Wednesday, January 5, 2011 at 8:14 pm | Permalink
  3. Carol the Longwinded wrote:

    Are you readng a book of Bible stories, or pieces of a Bible? Because that whole Noah thing is waaaay different in the Bible than in kiddie books. My eldest son, when he was 7, and I read Genesis (the New Jerusalem version, fwiw) and mercy – I stopped reading it because it was the most racist thing I have ever read. Made me give up all that Christianity stuff. The 13 yr old is now an (anti-racist) Heathen.
    Pilgrim’s Progress is a good one too, if you can stand it, because that has a lot to do with White European Protestant US culture.

    Wednesday, January 5, 2011 at 11:02 pm | Permalink
  4. Valmai wrote:

    Have you looked at “Biblial Literacy: The Essential Bible Stories Everyone Needs to Know” by Timothy Beal? It has the main passages (directly quoted from the NRSV)plus a little commentary. It’s written for the purpose of cultural education rather than from a religious advertising standpoint. I’ve learnt a lot from it already.

    Wednesday, January 5, 2011 at 11:29 pm | Permalink
  5. Timothy wrote:

    I’d like to re-read the bible, since it’s been a very long time since I last read it.

    I don’t think you can fully appreciate most English literature without at least a working knowledge of both Old and New Testament.

    Thursday, January 6, 2011 at 6:38 pm | Permalink
  6. starbadger wrote:

    1 Corinthians 13 (The Message)

    1 Corinthians 13
    The Way of Love
    1 If I speak with human eloquence and angelic ecstasy but don’t love, I’m nothing but the creaking of a rusty gate. 2If I speak God’s Word with power, revealing all his mysteries and making everything plain as day, and if I have faith that says to a mountain, “Jump,” and it jumps, but I don’t love, I’m nothing. 3-7If I give everything I own to the poor and even go to the stake to be burned as a martyr, but I don’t love, I’ve gotten nowhere. So, no matter what I say, what I believe, and what I do, I’m bankrupt without love.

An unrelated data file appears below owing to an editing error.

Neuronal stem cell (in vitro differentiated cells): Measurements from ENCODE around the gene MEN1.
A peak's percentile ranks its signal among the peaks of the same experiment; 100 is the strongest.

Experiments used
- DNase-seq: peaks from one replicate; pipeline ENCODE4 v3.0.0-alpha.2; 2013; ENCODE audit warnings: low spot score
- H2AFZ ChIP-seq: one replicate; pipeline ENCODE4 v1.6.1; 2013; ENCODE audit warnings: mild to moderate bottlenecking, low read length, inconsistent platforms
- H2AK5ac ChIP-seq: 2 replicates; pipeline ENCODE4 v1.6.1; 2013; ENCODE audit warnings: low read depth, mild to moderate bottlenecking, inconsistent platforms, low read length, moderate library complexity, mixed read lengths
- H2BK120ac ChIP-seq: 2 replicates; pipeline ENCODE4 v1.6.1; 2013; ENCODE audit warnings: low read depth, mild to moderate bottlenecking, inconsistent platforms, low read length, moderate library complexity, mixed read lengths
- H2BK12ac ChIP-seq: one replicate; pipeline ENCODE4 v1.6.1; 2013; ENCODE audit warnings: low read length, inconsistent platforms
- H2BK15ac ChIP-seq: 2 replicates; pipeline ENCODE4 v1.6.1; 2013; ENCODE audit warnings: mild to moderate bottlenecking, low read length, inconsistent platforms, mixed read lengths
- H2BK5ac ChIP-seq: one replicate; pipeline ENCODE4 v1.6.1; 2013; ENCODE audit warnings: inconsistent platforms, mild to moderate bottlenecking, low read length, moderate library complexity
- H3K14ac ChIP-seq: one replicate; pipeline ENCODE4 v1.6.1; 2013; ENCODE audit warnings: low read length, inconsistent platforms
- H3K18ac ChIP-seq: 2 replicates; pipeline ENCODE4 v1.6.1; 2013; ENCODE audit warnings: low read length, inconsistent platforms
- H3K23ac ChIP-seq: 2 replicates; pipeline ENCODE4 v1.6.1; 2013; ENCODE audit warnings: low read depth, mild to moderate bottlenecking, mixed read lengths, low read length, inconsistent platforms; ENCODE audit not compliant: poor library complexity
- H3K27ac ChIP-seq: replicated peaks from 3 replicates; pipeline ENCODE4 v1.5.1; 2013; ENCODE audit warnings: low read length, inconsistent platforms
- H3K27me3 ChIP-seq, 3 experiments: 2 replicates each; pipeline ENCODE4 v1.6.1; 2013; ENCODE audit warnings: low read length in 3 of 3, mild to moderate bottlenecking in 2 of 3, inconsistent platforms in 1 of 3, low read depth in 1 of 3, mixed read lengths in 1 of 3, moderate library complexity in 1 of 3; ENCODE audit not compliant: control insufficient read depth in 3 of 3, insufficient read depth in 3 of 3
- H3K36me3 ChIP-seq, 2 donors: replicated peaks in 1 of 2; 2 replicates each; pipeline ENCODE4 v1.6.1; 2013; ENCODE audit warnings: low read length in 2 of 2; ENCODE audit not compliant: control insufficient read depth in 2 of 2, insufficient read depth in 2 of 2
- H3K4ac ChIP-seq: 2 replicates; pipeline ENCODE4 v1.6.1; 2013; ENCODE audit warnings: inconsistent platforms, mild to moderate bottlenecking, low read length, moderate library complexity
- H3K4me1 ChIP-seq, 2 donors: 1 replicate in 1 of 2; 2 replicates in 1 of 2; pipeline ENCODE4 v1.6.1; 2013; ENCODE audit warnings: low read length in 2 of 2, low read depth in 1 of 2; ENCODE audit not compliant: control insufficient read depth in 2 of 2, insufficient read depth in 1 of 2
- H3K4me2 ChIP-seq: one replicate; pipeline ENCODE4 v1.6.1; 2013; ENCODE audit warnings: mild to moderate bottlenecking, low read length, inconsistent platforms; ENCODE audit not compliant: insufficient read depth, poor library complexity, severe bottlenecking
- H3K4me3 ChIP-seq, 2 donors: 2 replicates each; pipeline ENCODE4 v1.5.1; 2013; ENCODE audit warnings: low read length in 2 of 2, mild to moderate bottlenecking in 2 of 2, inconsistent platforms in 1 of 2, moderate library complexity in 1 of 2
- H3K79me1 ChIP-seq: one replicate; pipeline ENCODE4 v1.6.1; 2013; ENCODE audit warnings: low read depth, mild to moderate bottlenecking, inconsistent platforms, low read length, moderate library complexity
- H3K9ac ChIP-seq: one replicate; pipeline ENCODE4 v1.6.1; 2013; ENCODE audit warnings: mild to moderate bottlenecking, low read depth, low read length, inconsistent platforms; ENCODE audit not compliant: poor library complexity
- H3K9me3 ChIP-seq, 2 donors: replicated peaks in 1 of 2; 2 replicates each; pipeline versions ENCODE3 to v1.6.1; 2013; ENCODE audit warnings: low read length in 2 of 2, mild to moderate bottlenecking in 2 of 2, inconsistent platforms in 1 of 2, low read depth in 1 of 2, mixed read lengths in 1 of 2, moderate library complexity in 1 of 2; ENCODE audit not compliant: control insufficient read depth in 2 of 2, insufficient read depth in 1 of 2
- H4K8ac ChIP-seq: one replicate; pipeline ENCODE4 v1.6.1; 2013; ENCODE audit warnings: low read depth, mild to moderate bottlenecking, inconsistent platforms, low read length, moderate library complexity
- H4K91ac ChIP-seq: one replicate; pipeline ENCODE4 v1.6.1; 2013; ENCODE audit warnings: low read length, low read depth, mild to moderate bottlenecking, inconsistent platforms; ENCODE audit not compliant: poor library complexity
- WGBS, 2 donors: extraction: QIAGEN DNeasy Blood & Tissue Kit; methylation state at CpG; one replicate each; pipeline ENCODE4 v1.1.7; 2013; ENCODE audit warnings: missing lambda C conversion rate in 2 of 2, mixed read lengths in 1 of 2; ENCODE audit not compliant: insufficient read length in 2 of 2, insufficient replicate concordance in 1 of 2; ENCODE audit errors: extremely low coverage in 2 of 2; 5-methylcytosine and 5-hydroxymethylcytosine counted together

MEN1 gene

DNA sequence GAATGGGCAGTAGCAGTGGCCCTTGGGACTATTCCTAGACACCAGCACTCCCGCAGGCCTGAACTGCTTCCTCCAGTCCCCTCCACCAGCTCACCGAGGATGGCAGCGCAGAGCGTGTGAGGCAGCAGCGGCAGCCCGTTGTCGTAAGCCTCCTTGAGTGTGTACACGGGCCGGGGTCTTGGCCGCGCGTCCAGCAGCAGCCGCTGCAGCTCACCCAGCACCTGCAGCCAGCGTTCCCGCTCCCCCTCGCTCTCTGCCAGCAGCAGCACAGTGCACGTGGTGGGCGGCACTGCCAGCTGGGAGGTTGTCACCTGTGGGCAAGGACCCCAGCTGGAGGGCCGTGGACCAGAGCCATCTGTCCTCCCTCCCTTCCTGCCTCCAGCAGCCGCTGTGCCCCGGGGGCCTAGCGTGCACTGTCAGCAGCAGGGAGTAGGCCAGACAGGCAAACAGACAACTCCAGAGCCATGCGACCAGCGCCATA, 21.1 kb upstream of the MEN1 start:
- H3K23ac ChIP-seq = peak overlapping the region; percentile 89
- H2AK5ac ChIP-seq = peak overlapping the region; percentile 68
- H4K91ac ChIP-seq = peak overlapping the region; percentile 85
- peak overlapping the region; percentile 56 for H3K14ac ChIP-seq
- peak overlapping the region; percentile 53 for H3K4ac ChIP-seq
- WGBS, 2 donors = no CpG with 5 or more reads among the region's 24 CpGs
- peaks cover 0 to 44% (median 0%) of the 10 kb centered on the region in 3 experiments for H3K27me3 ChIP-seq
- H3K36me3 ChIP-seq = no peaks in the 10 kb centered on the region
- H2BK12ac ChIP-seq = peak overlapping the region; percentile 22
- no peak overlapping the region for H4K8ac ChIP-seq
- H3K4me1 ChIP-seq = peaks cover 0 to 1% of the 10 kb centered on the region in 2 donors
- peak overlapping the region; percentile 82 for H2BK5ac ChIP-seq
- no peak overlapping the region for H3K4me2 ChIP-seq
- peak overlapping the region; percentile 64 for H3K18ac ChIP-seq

Love never gives up.
    Love cares more for others than for self.
    Love doesn’t want what it doesn’t have.
    Love doesn’t strut,
    Doesn’t have a swelled head,
    Doesn’t force itself on others,
    Isn’t always “me first,”
    Doesn’t fly off the handle,
    Doesn’t keep score of the sins of others,
    Doesn’t revel when others grovel,
    Takes pleasure in the flowering of truth,
    Puts up with anything,
    Trusts God always,
    Always looks for the best,
    Never looks back,
    But keeps going to the end.
    8-10Love never dies. Inspired speech will be over some day; praying in tongues will end; understanding will reach its limit. We know only a portion of the truth, and what we say about God is always incomplete. But when the Complete arrives, our incompletes will be canceled.

    11When I was an infant at my mother’s breast, I gurgled and cooed like any infant. When I grew up, I left those infant ways for good.

    12We don’t yet see things clearly. We’re squinting in a fog, peering through a mist. But it won’t be long before the weather clears and the sun shines bright! We’ll see it all then, see it all as clearly as God sees us, knowing him directly just as he knows us!

    13But for right now, until that completeness, we have three things to do to lead us toward that consummation: Trust steadily in God, hope unswervingly, love extravagantly. And the best of the three is love.

    Thursday, January 6, 2011 at 6:55 pm | Permalink
  7. saphir wrote:

    http://www.cnn.com/2011/HEALTH/01/05/autism.vaccines/index.html

    Friday, January 7, 2011 at 12:14 am | Permalink
  8. HJP wrote:

    Eastern religions are a group I’d like to study further, right now I’m learing about Asatru (modern day viking religion) and just starting on Urglaawe. You can spend your whole life just learning a little on each religion and probably not get to them all. Your daughter shall be well roundedin her knowledge nbo matter what path she chooses, she will not be walking blind on what she was spoon fed.

    Friday, January 7, 2011 at 12:49 am | Permalink
  9. Juniper wrote:

    You might want to do the Bhagavad Gita next instead of the Koran – to switch up Western/Eastern. (Also: if you haven’t picked up R. Crumb’s Genesis, it’s incredible.)

    Friday, January 7, 2011 at 7:22 am | Permalink
  10. Elizabeth wrote:

    I like and appreciate the art and your educating Ari in religion, I loved my book of Bible stories as a favorite. I honestly never knew that anyone took it literally when I was a child. I thought it was understood that they were parables.
    Speaking of religion, you did two Pietas? Another favorite!

    Friday, January 7, 2011 at 11:32 am | Permalink
  11. beardyface wrote:

    I just wanted to say that I think it’d wonderful that you are including religions in her education. Before you decide to disagree with something, you should first gain an understanding of it

    Friday, January 7, 2011 at 11:57 am | Permalink
  12. Shannon wrote:

    Juniper — The Gita is wonderful. But what I was thinking in that realm was to get her a bunch of Amar Chitra Katha comics… A friend of mine lent me a stack of them ages ago and they’re great.

    Friday, January 7, 2011 at 7:03 pm | Permalink
  13. Shannon wrote:

    BTW, I just noticed that some of the Amar Chitra Katha comics are free downloads on the iPhone. I don’t really like reading comics panel-by-panel on a small screen though.

    Friday, January 7, 2011 at 7:13 pm | Permalink
Wow Shannon, that's really annoying! What is it, 1997 on Geocities? Retroweb is NOT cool!